When there were no more big passes to climb and no more glaciated rivers to ford, it occurred to me the Sierras had come to an end. It was a great feeling of accomplishment along with a sense of angst knowing that the true adventure is over. Northern California was a mere walk on the trail even though there was significant altitude gain and drop. This section was the most challenging mentally. Maybe because there was no dopamine hits from fording a river, no pleasure hormones triggered from climbing a mountain pass and maybe because it’s been more than 3 months and I was still in California.
It was a great sense of relief reaching the Oregon border. Morale went up knowing I was done with all the difficult sections of the trail and the race to Canada had begun. I started hiking big mile days, sunrise to sunset and a few days I hiked late into the night as well. On one of my night hikes, I ran into a mountain lion near Crater Lake and felt lucky to come out alive. Overall, Oregon was a cruise.
Washington had entirely different plans. The day I walked past Cascade locks was the day it started to rain. It literally poured on us every single day and that’s when I recognized how reliable my gear was. I happened to run into a snow storm and hiked to Canada through it, I was approaching the end. I Pitched my tent in adverse conditions for a few days straight. It left me impressed how strong it held against the extreme winds. My biggest concern in Washington was the safety of my camera. It being not so weather-proof or waterproof, I always had to keep it safe from the elements inside my backpack. I knew the arc-blast was waterproof but I had my doubts until I hiked in Washington’s rain. Not a single day did my camera get wet and that kept my stress levels really low.
On September 28, amidst a snowstorm I made it to the northern terminus in Canada.
One saying I ingrained in my mind before I began the hike was “never quit on a bad day”. It would be a lie to say every day was a good day. Though I don’t like to get philosophical about what is good and bad, there were days that felt like a roller coaster ride, not just physically but emotionally as well.
I remember one day in particular waking up completely wet from pouring rain and running low on water. I realized that I underestimated the importance of carrying enough water. Luckily fellow thru-hikers shared some water with me. I had already been struggling with shin splints and once I made it to the saddle top where we could technically hitch a ride to the town, I saw that I had to go another 5 miles to the road. It felt like an eternity while I limped down the mountain. I cursed myself for not being smart about the water and my shins. It started to get late and my worries of not finding a ride skyrocketed. As soon as I made it to the road, a fellow thru-hiker’s boyfriend was waiting with some goodies and hitched us into town. As soon as I made it to the town, I got a message from another hiker asking me if I wanted a room to stay. Without any effort, I found an Airbnb to stay for a cheap price where the owner did my laundry. That night I sat in a Jacuzzi unable to comprehend how my day began and how it ended. It was all so unreal.
There were countless experiences similar to the above being on the trail. One moment it felt like things went sideways totally out of control and the next moment it all made sense. It felt like the universe unfolded itself in-front of my eyes. I had experienced how chaos and comfort go hand-in-hand. I call this momentum generated by hiking – ecstatic rapture of being on the trail.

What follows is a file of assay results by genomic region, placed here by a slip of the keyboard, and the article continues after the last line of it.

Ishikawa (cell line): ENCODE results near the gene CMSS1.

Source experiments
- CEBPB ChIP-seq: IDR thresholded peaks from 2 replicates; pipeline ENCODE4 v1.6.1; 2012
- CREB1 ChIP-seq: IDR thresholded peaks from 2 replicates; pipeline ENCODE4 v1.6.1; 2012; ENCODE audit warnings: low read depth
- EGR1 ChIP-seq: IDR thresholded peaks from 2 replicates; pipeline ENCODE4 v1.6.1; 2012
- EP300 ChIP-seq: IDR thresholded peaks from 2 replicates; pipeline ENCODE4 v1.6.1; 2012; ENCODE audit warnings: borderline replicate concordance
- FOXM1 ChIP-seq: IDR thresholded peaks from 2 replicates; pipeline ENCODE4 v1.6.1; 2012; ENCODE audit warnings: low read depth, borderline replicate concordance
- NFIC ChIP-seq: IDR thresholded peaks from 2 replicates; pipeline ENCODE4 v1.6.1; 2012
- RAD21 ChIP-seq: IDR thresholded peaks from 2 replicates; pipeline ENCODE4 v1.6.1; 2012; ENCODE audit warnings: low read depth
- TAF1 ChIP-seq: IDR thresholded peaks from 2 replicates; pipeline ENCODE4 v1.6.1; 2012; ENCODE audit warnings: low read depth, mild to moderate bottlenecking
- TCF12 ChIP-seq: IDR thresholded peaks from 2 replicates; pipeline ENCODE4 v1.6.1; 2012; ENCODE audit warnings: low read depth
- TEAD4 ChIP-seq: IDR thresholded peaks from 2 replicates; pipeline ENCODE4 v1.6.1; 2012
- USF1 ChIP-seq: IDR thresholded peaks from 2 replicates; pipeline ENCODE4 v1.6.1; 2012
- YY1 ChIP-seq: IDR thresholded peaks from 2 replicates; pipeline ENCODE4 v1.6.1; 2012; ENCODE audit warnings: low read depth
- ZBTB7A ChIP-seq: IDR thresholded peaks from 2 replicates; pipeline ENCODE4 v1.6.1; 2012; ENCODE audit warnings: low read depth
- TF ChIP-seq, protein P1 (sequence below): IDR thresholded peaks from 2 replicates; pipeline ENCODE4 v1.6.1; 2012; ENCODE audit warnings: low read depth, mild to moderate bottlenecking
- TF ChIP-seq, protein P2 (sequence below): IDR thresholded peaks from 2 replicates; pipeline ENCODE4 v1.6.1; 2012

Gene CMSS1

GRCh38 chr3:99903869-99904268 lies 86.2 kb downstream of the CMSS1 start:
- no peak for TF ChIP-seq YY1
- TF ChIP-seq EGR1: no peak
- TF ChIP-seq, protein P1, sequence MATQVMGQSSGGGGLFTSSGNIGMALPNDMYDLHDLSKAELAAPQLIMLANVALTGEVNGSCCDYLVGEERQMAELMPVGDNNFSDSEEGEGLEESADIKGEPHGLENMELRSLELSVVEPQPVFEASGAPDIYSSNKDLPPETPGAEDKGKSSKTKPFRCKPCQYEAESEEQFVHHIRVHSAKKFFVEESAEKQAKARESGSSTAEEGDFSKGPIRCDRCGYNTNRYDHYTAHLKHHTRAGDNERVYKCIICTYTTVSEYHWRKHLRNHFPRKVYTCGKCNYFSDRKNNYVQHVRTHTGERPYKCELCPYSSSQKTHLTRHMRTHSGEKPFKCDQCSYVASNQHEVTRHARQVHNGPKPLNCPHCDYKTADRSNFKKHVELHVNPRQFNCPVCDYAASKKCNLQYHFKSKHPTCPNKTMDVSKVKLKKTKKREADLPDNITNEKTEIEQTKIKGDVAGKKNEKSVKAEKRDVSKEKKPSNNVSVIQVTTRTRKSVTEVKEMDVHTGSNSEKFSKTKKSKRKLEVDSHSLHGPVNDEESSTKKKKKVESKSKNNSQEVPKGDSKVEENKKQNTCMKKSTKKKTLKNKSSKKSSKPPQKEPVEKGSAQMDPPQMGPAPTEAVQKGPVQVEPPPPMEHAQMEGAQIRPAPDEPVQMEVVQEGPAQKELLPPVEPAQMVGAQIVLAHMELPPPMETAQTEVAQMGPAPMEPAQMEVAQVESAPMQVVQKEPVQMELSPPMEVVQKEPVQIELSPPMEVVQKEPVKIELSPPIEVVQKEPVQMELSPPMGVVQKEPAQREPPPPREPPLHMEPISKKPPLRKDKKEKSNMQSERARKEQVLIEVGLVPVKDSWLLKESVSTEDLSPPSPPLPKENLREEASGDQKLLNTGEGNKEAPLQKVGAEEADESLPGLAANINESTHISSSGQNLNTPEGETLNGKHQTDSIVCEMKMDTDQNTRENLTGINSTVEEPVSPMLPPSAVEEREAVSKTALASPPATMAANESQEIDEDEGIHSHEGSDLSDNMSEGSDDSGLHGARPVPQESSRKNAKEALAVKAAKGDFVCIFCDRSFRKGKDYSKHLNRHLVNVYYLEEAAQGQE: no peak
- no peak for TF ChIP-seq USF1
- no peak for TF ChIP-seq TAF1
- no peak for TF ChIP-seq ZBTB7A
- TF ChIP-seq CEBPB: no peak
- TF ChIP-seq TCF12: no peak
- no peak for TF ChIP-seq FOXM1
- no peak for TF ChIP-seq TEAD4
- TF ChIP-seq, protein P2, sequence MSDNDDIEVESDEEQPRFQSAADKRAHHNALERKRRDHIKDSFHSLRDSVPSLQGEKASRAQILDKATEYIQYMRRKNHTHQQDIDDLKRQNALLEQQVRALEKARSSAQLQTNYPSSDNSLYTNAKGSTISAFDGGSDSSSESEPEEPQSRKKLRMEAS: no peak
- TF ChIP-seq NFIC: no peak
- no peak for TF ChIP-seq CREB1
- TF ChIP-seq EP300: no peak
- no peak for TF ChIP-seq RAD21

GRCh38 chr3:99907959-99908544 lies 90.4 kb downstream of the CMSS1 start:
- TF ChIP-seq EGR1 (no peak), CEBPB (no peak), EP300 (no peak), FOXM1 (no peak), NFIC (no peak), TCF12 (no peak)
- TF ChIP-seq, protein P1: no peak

Today I look back at the experiences knowing I still need to process them. My mental memory bank was written with petabytes of data where it might take a few months to go through it all. I still remember sitting at the 1000 miles mark and the halfway point where I was asked if I felt any different. I surely didn’t at that time and thought I might at the end of the trail. Nevertheless, at the end of the trail, I was truly grateful for something that happened in my past, rejection.
After I finished my undergraduate studies in India, I wanted to pursue masters in USA. So, I followed the visa procedure only to find out that I have been denied entry into US because I looked like a potential immigrant. My visa was refused 5 times in total. Only after moving to Canada, in my 6th attempt, after speaking French and proving established ties with Canada, I was granted access into the United States. This rejection was the greatest gift in my life. Though it was painful at that time, I was glad my visa wasn’t approved. I was glad that I lost the opportunity to pursue a masters of engineering in USA, I was glad that the life I dreamt 8 years back remained a dream.
I believe I got to hike the PCT and fall in love with the American Wilderness, spend so much of my time without worrying about H1B (work visa) extensions and meet amazing people, be part of an incredible community and experience something life changing was only because of the rejection. Back then, I hated the officer who rejected my visa. But standing at the northern terminus, I just couldn’t thank him enough for what he did. Without that decision I probably wouldn’t get the opportunity to hike across the greatest empire in the history of human civilization and I probably wouldn’t be writing about it.
Gratitude is the biggest lesson I learned on trail. I am thankful for everything that happened in my past, thankful for everything that I experienced on trail, the relationships I built with others and of all, I am thankful for having the opportunity to share my experience.
About the Author
Karthikeya “Gulliver” Nadendla successfully completed the PCT on September 28, 2019. He is originally from India but immigrated to Canada to earn his masters degree. After completing the PCT he returned to India to encourage his community to explore the outdoors.